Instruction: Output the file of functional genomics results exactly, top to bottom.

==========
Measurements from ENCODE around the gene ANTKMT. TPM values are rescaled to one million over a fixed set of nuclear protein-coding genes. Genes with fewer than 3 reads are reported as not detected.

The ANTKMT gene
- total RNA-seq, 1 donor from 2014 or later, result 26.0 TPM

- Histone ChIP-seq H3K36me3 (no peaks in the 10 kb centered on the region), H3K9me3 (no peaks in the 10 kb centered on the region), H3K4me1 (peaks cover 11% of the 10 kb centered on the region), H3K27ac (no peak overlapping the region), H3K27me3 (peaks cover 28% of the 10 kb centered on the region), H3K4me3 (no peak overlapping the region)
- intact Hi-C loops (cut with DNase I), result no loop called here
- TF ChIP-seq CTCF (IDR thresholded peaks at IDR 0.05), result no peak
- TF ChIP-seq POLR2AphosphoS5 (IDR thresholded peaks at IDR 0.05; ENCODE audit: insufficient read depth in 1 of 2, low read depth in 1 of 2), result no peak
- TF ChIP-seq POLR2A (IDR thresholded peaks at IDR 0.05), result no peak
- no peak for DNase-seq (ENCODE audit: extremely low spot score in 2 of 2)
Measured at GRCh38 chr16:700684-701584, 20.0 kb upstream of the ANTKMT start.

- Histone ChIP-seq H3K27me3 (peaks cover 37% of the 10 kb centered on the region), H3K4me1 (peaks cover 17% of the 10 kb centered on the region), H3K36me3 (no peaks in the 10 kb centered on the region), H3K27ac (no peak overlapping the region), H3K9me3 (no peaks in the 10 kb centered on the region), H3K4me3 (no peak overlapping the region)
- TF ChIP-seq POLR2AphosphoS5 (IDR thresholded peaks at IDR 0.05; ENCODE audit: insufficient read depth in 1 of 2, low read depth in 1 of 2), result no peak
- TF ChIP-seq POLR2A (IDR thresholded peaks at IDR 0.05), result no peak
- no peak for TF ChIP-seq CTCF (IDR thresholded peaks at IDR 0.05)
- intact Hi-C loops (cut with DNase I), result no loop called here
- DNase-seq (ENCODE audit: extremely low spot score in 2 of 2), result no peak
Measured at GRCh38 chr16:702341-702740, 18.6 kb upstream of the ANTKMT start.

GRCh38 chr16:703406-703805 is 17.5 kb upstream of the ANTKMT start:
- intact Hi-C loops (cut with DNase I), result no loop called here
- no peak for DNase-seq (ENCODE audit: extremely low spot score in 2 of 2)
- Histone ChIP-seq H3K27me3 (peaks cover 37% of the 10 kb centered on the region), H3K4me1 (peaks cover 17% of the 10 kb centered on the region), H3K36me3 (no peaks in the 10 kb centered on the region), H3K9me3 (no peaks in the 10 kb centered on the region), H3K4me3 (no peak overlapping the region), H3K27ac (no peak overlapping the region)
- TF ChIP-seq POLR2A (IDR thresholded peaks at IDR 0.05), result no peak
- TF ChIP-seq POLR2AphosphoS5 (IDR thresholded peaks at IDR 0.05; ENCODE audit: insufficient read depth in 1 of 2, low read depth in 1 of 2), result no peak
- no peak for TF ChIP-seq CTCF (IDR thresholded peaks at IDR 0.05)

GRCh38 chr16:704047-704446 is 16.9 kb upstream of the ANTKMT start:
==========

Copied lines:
Measurements from ENCODE around the gene ANTKMT. TPM values are rescaled to one million over a fixed set of nuclear protein-coding genes. Genes with fewer than 3 reads are reported as not detected.

The ANTKMT gene
- total RNA-seq, 1 donor from 2014 or later, result 26.0 TPM

- Histone ChIP-seq H3K36me3 (no peaks in the 10 kb centered on the region), H3K9me3 (no peaks in the 10 kb centered on the region), H3K4me1 (peaks cover 11% of the 10 kb centered on the region), H3K27ac (no peak overlapping the region), H3K27me3 (peaks cover 28% of the 10 kb centered on the region), H3K4me3 (no peak overlapping the region)
- intact Hi-C loops (cut with DNase I), result no loop called here
- TF ChIP-seq CTCF (IDR thresholded peaks at IDR 0.05), result no peak
- TF ChIP-seq POLR2AphosphoS5 (IDR thresholded peaks at IDR 0.05; ENCODE audit: insufficient read depth in 1 of 2, low read depth in 1 of 2), result no peak
- TF ChIP-seq POLR2A (IDR thresholded peaks at IDR 0.05), result no peak
- no peak for DNase-seq (ENCODE audit: extremely low spot score in 2 of 2)
Measured at GRCh38 chr16:700684-701584, 20.0 kb upstream of the ANTKMT start.

- Histone ChIP-seq H3K27me3 (peaks cover 37% of the 10 kb centered on the region), H3K4me1 (peaks cover 17% of the 10 kb centered on the region), H3K36me3 (no peaks in the 10 kb centered on the region), H3K27ac (no peak overlapping the region), H3K9me3 (no peaks in the 10 kb centered on the region), H3K4me3 (no peak overlapping the region)
- TF ChIP-seq POLR2AphosphoS5 (IDR thresholded peaks at IDR 0.05; ENCODE audit: insufficient read depth in 1 of 2, low read depth in 1 of 2), result no peak
- TF ChIP-seq POLR2A (IDR thresholded peaks at IDR 0.05), result no peak
- no peak for TF ChIP-seq CTCF (IDR thresholded peaks at IDR 0.05)
- intact Hi-C loops (cut with DNase I), result no loop called here
- DNase-seq (ENCODE audit: extremely low spot score in 2 of 2), result no peak
Measured at GRCh38 chr16:702341-702740, 18.6 kb upstream of the ANTKMT start.

GRCh38 chr16:703406-703805 is 17.5 kb upstream of the ANTKMT start:
- intact Hi-C loops (cut with DNase I), result no loop called here
- no peak for DNase-seq (ENCODE audit: extremely low spot score in 2 of 2)
- Histone ChIP-seq H3K27me3 (peaks cover 37% of the 10 kb centered on the region), H3K4me1 (peaks cover 17% of the 10 kb centered on the region), H3K36me3 (no peaks in the 10 kb centered on the region), H3K9me3 (no peaks in the 10 kb centered on the region), H3K4me3 (no peak overlapping the region), H3K27ac (no peak overlapping the region)
- TF ChIP-seq POLR2A (IDR thresholded peaks at IDR 0.05), result no peak
- TF ChIP-seq POLR2AphosphoS5 (IDR thresholded peaks at IDR 0.05; ENCODE audit: insufficient read depth in 1 of 2, low read depth in 1 of 2), result no peak
- no peak for TF ChIP-seq CTCF (IDR thresholded peaks at IDR 0.05)

GRCh38 chr16:704047-704446 is 16.9 kb upstream of the ANTKMT start: